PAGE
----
The Kaleidoscope

The Kaleidoscope is a book about diversity by the exchange project team from CISV Colombia and CISV Norway. Following The Lunchbox and  Bowl of Rights, The Kaleidoscope is yet another useful tool for both facilitators and participants of education programs who want to gain more knowledge on CISV’s content areas. This book offers an in-depth view of the content area diversity and gives both general introduction to the theme as well as different perspectives of what diversity can mean. In order to put this knowledge into practice, the book also offers educational activities that can be used in CISV programs or in any other experiential education programs.  
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About the author

Articles by: Andres Bateman, Annika Dalén, Sabine Enko, Andrew Elder, Rupert Friederichsen, Natalia Gómez, Valerie Hudson, Susan Lewis, Eirik Breivik Minde, Diego Pieschacón, Edgar Urrea

Activities by: Ana M. Caro, Ana María Gallardo, Paula Hernández, Simón Otero, Mikkel Stokke

Reviewers: Diana Dragieva, Sabine Enko, Andreas Mjelva

Special thanks to: Mónica Amado, Nicolás Carvajal, Ana María Cueva, Diana Dragieva, Andrew Elder, Sabine Enko, Tora Figenschow, Rupert  Friederichsen, Sebastian Jaramillo, Alex Jefferson, Iván Lalinde, Matt Nahan, Quinn Porter, Sebastián Ramírez, Vicky Tuff, Gerardo del Valle, Ian Wallbridge, Fernando Zamora

Design & illustration: Camila Barrera Daza 

This publication was funded by The Norwegian Children and Youth Council (LNU).

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Reviews

3.7
9 total
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Additional Information

Publisher
CISV Norge
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Published on
Jun 27, 2014
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Pages
70
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ISBN
9788299898942
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Language
English
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Genres
Education / Multicultural Education
Education / Non-Formal Education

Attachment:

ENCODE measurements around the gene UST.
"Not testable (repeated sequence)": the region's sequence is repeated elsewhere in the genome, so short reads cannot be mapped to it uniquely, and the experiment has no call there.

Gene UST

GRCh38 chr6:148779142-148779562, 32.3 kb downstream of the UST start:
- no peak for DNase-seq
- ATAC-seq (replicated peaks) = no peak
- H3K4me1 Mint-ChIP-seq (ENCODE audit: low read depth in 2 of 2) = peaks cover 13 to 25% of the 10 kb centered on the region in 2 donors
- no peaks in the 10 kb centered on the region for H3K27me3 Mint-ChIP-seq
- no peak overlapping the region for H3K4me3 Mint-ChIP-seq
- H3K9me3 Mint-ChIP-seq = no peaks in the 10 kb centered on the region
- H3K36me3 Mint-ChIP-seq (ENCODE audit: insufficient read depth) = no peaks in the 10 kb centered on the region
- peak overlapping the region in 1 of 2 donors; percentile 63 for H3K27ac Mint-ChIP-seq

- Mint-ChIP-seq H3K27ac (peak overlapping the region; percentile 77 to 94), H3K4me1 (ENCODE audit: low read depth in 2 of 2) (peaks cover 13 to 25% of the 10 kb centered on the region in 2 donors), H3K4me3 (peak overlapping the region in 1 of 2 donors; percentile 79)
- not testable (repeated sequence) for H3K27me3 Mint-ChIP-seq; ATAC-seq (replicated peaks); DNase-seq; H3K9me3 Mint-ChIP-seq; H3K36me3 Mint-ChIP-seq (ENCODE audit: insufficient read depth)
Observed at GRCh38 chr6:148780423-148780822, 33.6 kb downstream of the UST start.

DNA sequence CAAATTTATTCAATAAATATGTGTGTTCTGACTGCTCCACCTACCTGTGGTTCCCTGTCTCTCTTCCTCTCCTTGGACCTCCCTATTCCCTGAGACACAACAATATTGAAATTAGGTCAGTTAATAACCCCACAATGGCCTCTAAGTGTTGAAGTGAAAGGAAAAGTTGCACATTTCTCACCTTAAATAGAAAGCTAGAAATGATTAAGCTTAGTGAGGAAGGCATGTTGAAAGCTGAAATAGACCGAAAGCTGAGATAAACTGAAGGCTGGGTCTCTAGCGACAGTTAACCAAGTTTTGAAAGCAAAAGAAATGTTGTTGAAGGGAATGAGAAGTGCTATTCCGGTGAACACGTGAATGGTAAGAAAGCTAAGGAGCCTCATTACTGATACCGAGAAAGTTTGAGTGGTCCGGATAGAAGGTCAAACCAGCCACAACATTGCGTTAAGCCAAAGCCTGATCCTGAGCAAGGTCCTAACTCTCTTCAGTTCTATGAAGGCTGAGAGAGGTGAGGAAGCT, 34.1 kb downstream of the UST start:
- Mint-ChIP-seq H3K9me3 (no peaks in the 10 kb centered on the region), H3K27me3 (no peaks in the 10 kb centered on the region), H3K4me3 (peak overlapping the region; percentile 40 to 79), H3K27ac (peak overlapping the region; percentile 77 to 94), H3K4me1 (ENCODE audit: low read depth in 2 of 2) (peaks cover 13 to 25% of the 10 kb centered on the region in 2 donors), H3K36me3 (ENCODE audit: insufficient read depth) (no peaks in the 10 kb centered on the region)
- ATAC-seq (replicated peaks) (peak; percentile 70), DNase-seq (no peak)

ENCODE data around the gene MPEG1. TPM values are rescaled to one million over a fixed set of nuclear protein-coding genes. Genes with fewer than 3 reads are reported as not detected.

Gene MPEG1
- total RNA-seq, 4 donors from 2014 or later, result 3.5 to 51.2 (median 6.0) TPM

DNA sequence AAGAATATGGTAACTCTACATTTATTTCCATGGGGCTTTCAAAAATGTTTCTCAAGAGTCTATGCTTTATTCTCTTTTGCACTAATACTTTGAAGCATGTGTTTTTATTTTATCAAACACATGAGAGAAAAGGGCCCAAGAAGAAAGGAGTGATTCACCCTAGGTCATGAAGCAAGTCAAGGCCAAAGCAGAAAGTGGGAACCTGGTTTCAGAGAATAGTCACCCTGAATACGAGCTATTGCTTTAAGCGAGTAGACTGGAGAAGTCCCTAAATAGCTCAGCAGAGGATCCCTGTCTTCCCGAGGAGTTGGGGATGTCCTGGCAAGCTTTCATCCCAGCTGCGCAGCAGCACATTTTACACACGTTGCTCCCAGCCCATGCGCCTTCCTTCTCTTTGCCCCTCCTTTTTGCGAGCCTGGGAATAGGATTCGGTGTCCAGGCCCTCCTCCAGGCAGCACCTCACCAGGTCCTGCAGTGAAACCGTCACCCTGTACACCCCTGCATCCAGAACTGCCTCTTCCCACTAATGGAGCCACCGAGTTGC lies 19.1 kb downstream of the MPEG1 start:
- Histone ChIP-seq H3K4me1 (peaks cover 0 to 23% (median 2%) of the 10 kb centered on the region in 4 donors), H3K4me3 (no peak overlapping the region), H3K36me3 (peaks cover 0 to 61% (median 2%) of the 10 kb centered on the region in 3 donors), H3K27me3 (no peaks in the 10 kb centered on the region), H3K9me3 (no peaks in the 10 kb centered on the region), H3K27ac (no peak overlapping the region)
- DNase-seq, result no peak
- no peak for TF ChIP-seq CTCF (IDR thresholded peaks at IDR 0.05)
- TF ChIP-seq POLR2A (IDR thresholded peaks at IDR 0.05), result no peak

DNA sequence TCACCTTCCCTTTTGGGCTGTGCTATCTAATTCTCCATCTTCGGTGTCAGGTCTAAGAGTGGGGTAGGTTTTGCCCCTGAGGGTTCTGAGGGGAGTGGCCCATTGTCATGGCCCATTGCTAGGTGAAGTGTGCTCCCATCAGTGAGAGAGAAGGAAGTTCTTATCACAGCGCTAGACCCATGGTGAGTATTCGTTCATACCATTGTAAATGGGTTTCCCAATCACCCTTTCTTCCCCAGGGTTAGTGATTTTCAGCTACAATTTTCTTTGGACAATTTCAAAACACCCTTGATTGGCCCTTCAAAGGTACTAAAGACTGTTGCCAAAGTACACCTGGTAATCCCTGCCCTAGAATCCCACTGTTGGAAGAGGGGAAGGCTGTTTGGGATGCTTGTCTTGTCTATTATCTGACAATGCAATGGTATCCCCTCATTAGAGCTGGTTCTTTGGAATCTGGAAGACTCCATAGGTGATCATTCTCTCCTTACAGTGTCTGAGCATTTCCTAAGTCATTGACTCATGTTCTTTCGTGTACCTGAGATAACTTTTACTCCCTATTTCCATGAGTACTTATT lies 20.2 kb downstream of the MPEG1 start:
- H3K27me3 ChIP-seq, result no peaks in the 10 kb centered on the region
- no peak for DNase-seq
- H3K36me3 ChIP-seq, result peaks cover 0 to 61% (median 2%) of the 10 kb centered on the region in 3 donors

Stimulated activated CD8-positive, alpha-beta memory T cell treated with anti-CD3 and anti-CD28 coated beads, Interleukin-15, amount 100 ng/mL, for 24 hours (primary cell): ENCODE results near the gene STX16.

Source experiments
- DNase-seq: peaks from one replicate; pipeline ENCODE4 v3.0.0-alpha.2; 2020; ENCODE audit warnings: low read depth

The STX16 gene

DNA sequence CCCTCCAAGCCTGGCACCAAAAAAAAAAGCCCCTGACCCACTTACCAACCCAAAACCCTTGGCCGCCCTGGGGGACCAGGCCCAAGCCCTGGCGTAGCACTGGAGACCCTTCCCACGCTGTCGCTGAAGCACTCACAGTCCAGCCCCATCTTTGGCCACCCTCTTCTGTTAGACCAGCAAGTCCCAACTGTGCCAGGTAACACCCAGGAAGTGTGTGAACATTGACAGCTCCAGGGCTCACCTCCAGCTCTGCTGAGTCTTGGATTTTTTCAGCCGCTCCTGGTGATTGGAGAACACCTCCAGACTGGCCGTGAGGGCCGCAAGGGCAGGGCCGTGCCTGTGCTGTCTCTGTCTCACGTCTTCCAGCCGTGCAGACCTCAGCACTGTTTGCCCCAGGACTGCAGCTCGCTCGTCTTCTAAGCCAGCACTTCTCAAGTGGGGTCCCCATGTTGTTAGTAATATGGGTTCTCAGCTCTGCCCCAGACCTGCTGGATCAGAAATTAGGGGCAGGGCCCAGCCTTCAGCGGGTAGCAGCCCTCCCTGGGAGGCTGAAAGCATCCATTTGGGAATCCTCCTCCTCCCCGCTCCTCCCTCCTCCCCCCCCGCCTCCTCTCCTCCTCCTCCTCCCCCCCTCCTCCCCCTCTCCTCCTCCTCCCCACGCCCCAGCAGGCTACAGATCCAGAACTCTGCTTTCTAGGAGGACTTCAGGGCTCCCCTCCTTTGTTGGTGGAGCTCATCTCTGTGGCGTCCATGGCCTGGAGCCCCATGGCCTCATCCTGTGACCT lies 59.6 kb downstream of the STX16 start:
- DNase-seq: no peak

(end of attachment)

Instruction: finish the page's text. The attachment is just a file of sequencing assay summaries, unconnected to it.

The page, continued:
Political Science / General
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Content Protection
This content is DRM protected.
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Available on Android devices
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Joshua Davis
Four undocumented Mexican American students, two great teachers, one robot-building contest . . . and a major motion picture

In 2004, four Latino teenagers arrived at the Marine Advanced Technology Education Robotics Competition at the University of California, Santa Barbara. They were born in Mexico but raised in Phoenix, Arizona, where they attended an underfunded public high school. No one had ever suggested to Oscar, Cristian, Luis, or Lorenzo that they might amount to much—but two inspiring science teachers had convinced these impoverished, undocumented kids from the desert who had never even seen the ocean that they should try to build an underwater robot.
And build a robot they did. Their robot wasn't pretty, especially compared to those of the competition. They were going up against some of the best collegiate engineers in the country, including a team from MIT backed by a $10,000 grant from ExxonMobil. The Phoenix teenagers had scraped together less than $1,000 and built their robot out of scavenged parts. This was never a level competition—and yet, against all odds . . . they won!
But this is just the beginning for these four, whose story—which became a key inspiration to the DREAMers movement—will go on to include first-generation college graduations, deportation, bean-picking in Mexico, and service in Afghanistan.